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The Realtime Filmmaking Revolution

Making movies the old way – setting up scenes and having actors collaborate in front of the camera – is likely to not be the model for future productions. The need to be socially separated and spiralling production costs make movies a hugely expensive and fraught business, and COVID might just be the catalyst to change it.

Many production companies are now looking to what is termed ‘realtime’ film making as a technological and economic alternative to creating highly detailed and expensive sets. Already, the major production companies behind both The Mandalorian and The Lion King have kicked things up a notch by using technology to make the film process better and cheaper at the same time.

In 2016 the Unity Demo team released the impressive Adam – a short film made and rendered entirely in Unity – and has gone to develop further episodes from there. Using technologies such as LED walls and render pipelines, film makers are increasingly using technology to not only make the process quicker, but better too.

Unlike the traditional ‘handoff’ or ‘sequential’ approach to filmmaking, working in real-time means everyone iterates together from the beginning of the movie onwards, and moves continually toward the final frame. Unity have been focusing on this kind of technology for some time now and with major production companies taking it up, traditional film making may actually become quite niche.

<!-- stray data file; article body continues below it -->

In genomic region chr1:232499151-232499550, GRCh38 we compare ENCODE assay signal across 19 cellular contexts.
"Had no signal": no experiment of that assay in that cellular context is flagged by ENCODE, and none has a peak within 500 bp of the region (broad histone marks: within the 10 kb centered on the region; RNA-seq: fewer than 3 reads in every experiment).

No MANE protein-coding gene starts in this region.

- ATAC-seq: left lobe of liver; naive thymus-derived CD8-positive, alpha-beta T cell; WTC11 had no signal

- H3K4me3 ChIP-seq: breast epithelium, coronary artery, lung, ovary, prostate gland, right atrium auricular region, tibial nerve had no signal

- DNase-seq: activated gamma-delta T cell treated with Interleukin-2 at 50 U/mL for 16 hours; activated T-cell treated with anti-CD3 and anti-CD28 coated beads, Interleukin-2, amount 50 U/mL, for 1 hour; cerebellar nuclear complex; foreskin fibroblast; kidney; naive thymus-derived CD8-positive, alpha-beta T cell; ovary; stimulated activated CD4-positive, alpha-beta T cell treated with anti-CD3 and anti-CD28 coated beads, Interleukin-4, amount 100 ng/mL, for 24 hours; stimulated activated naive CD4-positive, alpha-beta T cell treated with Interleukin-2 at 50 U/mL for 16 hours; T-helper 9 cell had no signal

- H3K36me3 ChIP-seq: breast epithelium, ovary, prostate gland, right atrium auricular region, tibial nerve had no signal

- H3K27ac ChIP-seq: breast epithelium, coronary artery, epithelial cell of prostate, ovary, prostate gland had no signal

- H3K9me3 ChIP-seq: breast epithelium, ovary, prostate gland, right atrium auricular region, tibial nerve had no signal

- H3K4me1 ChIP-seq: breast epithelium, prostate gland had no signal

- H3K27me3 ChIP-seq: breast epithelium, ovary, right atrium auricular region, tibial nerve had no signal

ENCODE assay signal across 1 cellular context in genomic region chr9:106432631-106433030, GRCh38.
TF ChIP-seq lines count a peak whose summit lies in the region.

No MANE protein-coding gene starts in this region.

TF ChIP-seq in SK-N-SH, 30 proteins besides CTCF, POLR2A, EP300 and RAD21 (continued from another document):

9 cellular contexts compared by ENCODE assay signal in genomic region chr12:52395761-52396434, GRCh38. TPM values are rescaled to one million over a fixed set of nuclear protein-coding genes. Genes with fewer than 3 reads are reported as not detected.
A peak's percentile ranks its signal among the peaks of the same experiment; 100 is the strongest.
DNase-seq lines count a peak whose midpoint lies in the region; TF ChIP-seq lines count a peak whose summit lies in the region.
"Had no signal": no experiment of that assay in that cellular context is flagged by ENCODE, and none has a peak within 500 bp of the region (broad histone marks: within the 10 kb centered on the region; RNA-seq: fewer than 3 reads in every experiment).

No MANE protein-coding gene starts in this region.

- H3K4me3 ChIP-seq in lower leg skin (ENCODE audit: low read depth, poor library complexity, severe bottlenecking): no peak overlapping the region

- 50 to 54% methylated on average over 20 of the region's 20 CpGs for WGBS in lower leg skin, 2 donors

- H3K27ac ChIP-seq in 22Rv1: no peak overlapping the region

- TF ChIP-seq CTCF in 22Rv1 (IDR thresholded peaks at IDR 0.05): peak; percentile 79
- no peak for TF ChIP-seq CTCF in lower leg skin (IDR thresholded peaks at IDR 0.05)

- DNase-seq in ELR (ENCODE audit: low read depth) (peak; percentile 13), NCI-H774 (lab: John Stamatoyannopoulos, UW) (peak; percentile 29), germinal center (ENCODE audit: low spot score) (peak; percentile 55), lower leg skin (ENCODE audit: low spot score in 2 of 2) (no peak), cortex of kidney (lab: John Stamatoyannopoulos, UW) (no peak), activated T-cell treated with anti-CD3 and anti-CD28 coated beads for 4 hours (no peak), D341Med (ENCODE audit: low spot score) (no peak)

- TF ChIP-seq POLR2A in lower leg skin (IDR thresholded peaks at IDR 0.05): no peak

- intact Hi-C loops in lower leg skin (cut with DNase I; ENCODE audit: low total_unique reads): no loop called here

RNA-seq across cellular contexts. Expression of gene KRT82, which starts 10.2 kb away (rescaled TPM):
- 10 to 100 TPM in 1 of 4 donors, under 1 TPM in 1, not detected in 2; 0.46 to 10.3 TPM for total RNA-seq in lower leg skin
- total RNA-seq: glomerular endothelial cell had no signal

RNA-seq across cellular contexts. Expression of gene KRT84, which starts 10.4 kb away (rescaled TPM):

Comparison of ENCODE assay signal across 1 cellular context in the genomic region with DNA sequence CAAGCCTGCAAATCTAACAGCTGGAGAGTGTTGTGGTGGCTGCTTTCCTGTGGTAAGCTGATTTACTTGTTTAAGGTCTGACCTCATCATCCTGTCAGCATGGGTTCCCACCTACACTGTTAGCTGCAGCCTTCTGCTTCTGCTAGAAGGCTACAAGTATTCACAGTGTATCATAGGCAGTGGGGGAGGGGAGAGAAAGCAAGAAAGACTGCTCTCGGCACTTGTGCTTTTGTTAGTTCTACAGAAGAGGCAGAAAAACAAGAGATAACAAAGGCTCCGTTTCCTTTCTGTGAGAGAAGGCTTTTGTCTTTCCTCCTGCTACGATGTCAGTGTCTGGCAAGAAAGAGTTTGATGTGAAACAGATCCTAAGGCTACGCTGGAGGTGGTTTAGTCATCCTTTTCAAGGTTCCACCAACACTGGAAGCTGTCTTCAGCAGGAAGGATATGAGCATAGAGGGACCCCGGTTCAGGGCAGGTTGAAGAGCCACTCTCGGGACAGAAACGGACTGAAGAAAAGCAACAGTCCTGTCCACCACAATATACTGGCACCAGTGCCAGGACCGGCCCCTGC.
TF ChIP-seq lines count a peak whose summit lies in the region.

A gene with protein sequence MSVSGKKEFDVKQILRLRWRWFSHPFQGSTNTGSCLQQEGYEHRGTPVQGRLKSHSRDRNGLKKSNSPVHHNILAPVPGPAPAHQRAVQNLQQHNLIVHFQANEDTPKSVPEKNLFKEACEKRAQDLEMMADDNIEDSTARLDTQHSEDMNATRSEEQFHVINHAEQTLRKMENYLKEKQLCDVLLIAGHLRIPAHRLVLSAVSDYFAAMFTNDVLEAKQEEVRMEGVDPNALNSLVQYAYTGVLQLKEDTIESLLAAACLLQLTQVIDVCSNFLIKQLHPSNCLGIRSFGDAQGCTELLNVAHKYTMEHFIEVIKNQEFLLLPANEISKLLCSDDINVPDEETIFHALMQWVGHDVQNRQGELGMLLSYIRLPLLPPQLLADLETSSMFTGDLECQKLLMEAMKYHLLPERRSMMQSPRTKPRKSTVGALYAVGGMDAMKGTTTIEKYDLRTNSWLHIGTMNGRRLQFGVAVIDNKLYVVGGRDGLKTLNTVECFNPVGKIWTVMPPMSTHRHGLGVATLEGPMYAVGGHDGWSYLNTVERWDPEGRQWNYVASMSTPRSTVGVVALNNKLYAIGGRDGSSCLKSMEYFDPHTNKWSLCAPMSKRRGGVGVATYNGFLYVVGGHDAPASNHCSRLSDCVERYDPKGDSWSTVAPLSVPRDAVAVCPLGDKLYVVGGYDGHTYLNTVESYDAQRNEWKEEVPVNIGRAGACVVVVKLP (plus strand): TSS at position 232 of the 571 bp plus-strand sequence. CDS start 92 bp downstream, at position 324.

Key to Realtime filmmaking is the use of technology to modify different aspects such as lighting and environmental conditions using a series of LED walls, allowing set changes and special scenes to be loaded quickly. This means that shooting can continue in real time rather than having to wait for physical elements to be put in place. In this way, the film making becomes a linear process that isn’t reliant on outside factors.

The technology used in Realtime filmmaking has its roots in gaming, and that is where this kind of technology has been used for years. Think of all the games that you have played, with their gorgeous settings and vibrant visuals; those are all rendered in real time, with actually only a small portion of the game – the part that you are playing – being in existence. Now put that same technology behind an actor and you can create all the exotic places that you need for your film, and with a depth and clarity that makes them seem like physical entities. The mountain now really does come to Mohammed!!

Computing power has come to the rescue, and with content creation being handled by Unity, lush content is easy to design and render in real time. With graphic designers using the Unity engine to become increasingly output orientated, there is literally nothing that cannot be created in 3D and rendered to the extent where it actually looks real, regardless of how close you get.

It used to be that filmmaking was a long and protracted process with a lot of secondary activity that revolved around short periods of actually filming, dictated by the availability of real areas or the building of scenes on huge sound stages. But now that Realtime filmmaking is firmly established, a director is no longer at the mercy of the weather, location availability, scene builder timescales and, increasingly, petulant actors. All thanks to Unity!